A duplicate of the picture showing Abraham Overholt and two others at George Washington's Tomb has surfaced, owned by Stephen Ford, a member of The Extended Overholt Family. Stephen is a son of Barbara B. Ford (1922-2007), the OFA genealogist who compiled and edited The Oberholtzer Book. Years ago, Stephen kindly helped me put together a web page about his mother [see Memoir: Barbara Babst Ford]. The MC line of their "O" family tree includes the following.

Abraham Overholt > Christian Stauffer Overholt > Annie May Overholt >
Katherine Overholt Law > Barbara Jane Babst > Stephen Overholt Ford

In the middle of March 2018, Stephen sent me an email, with a subject line of Photo of Abraham Overholt. Naturally, I expected him to be commenting on the 1865 Photograph of Abraham Overholt that appears on this page below. However, it was the picture taken at George Washington's Tomb that spurred him to write and attach four amazing pictures.


Abraham Overholt At George Washington's Tomb #2
Originals from the Collection of Stephen Ford © 2018
Four Small Views by K. R. Overholt Critchfield © 2018

  Hi, Karen,

Recently, I came across your web page with the photo of Abraham Overholt at George Washington's tomb. I happen to have what appears to be an original [or original copy?] of that photograph, which is encased in a Union Case. A number of years ago, I removed the photo, glass and brass mat from the case and found that a piece of paper had been placed underneath it. I was able to remove most of the paper, which revealed the following handwritten note.

Tomb of Washington
Mt Vern... 3 July 1860 [although it's possible that it says 13 or 23, but that seems unlikely to me]
Abraham Over....
................ [another name probably, but almost entirely torn out]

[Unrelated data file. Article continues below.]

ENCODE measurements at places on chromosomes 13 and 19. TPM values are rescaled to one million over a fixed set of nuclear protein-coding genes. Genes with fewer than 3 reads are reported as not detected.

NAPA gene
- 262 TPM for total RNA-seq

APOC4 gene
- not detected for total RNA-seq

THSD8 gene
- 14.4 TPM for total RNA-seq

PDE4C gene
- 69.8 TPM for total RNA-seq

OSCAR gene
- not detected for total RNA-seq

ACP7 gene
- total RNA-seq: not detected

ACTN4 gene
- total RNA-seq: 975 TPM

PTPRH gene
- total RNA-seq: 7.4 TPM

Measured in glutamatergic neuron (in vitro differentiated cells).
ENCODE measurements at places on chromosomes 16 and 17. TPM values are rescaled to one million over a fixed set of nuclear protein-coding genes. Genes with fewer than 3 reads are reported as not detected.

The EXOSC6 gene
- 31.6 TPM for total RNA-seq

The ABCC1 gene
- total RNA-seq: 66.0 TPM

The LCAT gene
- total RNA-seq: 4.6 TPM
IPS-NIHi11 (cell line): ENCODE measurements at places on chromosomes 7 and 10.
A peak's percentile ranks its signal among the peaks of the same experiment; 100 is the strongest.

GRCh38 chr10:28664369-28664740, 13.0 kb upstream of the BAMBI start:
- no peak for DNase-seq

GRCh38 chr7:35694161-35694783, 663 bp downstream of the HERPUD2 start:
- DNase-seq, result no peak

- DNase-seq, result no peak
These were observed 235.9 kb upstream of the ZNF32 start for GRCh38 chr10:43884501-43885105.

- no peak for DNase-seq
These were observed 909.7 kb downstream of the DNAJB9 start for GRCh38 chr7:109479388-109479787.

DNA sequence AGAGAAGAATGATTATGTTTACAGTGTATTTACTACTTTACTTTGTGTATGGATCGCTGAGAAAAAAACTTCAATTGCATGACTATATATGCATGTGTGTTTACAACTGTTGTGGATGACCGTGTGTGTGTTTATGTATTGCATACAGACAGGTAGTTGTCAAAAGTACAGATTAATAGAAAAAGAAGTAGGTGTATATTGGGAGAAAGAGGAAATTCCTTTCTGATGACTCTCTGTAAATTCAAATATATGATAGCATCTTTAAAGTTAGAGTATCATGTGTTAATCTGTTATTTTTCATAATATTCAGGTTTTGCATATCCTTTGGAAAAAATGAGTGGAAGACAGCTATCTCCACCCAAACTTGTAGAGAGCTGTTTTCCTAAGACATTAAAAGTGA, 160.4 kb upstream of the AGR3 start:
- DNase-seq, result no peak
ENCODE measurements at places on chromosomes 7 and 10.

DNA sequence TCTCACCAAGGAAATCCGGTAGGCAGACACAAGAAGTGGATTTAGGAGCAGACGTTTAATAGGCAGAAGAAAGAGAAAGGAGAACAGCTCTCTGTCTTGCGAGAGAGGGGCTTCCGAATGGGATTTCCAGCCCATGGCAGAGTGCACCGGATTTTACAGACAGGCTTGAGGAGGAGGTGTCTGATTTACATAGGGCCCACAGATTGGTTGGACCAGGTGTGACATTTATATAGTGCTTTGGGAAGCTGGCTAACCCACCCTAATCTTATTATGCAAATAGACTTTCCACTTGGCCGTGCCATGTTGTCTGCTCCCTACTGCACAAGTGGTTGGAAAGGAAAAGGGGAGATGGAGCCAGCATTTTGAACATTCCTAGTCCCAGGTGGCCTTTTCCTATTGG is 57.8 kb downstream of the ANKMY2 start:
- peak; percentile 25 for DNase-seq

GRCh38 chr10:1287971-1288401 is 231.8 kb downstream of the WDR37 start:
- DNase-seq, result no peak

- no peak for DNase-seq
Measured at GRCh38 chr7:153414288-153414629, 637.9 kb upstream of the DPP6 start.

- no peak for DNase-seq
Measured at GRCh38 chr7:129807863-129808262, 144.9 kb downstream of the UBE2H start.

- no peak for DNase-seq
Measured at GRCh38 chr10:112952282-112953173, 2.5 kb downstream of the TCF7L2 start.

The rest of the note appears to be solidly adhered to the back of the glass.

Next, in your article you mention finding the Philadelphia newspaper, published on July 6, 1860, which recorded the arrival of Abraham Overholt and D.P. Patterson at the Union Hotel. This would coincide with a July 3 visit to Mt. Vernon. I would have to conclude that this is the same D.P. Patterson in the photo.

I passed my "new" information on to the West Overton Village Digital Archive, and also referred them to your research on the photo and D.P. Patterson.

On a more technical note, my copy consists of a glass "sandwich": 2 pieces of glass with a black coating on the back of the bottom piece. Based on this, I believe it to be an ambrotype, whereas the WOVDA copy is a daguerreotype, according to them. Interestingly, the "spots" on the photos appear to be in exactly the same location, as is what appears to be a crack above the man standing at right [somewhat like an inverted "C"]. Not knowing much about the photographic processes of the 1860s, I can't speculate on how duplicate copies came to be made, but these clearly are the same photograph.

- Stephen Overholt Ford, March 2018

Presented with new possibilities, more research was necessary. For instance, what was the difference between a daguerreotype photo and an ambrotype photo?

The ambrotype . . . is a positive photograph on glass made by a variant of the wet plate collodion process.  Like a print on paper, it is viewed by reflected light. Like the daguerreotype, which it replaced, and like the prints produced by a Polaroid camera, each is a unique original that could only be duplicated by using a camera to copy it . . .

In the U.S., ambrotypes first came into use in the early 1850s. In 1854, James Ambrose Cutting of Boston took out several patents relating to the process . . . By the late 1850s, the ambrotype was overtaking the daguerreotype in popularity. By the mid-1860s, the ambrotype itself was being replaced by the tintype, a similar image on a sturdy black-lacquered thin iron sheet, as well as by photographic albumen paper prints made from glass plate collodion negatives.

Ambrotype, Wikipedia

The ambrotype process was patented in 1854 and enjoyed great popularity for a few short years, and again during the Civil War. It produced pictures on glass instead of metal plates. Like the earlier daguerreotype, each image is unique, made one-at-a-time in the camera. The glass is flowed with a sticky material known as iodized collodion. It is then sensitized by being dipped into a bath of silver nitrate, and exposed in the camera while still wet. A chemical developer is used to bring out the image. The glass plate is then backed with black material--paint, cloth or paper--and furnished in a case similar to those used for daguerreotypes. The ambrotype process was marketed as an improvement, because the finished image lacked the glittery, elusive reflective quality of daguerreotypes and was therefore easier to view. The detail and tonal range, however, tend to be less impressive than in the earlier process.

A PRIMER ON PROCESSES, The American Museum of Photography